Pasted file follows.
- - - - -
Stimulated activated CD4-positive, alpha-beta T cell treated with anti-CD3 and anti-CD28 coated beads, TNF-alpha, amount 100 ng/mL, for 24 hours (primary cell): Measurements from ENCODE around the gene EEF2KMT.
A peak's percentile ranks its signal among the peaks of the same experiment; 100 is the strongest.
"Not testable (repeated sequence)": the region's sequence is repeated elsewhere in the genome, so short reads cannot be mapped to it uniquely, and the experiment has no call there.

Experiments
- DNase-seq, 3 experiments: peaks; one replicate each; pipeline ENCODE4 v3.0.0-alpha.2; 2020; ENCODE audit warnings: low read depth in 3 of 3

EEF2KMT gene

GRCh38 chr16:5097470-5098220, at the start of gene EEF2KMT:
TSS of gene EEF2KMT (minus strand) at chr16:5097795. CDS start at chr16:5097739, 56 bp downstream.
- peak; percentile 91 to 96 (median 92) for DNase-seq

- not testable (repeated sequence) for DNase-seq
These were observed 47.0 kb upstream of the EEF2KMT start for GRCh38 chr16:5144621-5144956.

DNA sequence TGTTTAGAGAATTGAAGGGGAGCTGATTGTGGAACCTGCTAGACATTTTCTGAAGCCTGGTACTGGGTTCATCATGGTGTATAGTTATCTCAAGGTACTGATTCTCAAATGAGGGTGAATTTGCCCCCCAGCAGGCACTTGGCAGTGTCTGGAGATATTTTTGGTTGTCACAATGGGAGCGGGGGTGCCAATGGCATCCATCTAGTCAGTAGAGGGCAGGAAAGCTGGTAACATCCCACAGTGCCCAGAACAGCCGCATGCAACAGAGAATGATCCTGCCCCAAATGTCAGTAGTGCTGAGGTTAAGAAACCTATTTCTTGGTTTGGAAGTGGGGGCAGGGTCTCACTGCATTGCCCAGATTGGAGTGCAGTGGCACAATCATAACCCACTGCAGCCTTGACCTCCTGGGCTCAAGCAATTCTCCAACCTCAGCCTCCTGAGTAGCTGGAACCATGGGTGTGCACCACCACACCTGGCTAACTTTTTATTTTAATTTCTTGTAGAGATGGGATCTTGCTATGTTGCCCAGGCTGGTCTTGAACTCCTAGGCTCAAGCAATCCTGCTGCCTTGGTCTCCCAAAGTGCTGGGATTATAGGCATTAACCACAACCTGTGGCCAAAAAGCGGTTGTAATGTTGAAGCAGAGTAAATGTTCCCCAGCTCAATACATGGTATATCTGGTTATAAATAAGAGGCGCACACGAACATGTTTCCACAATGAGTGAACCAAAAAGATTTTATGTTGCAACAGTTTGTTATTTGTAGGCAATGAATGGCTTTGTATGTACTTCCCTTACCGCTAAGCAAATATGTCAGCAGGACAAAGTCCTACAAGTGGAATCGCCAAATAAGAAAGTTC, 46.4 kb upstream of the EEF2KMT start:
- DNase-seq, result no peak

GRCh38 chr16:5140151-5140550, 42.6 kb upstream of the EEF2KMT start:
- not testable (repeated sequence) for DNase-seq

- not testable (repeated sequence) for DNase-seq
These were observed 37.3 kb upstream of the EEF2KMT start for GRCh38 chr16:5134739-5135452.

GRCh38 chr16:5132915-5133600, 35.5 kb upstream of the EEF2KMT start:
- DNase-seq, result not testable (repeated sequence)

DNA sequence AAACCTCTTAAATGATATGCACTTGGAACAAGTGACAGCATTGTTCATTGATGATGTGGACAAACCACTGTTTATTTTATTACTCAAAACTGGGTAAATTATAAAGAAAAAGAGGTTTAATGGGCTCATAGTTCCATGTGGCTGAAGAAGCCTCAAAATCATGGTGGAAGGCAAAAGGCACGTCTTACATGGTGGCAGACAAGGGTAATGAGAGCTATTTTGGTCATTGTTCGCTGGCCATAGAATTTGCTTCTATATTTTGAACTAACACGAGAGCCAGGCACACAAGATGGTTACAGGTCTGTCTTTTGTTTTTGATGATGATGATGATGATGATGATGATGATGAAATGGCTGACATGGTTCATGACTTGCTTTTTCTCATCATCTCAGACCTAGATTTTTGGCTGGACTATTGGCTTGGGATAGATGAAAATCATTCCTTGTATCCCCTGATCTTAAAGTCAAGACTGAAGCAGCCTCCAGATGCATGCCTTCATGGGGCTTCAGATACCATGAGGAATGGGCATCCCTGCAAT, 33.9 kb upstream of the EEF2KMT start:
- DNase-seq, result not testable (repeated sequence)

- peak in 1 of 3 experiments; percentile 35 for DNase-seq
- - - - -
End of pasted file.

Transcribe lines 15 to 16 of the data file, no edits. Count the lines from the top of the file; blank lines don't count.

- not testable (repeated sequence) for DNase-seq

- not testable (repeated sequence) for DNase-seq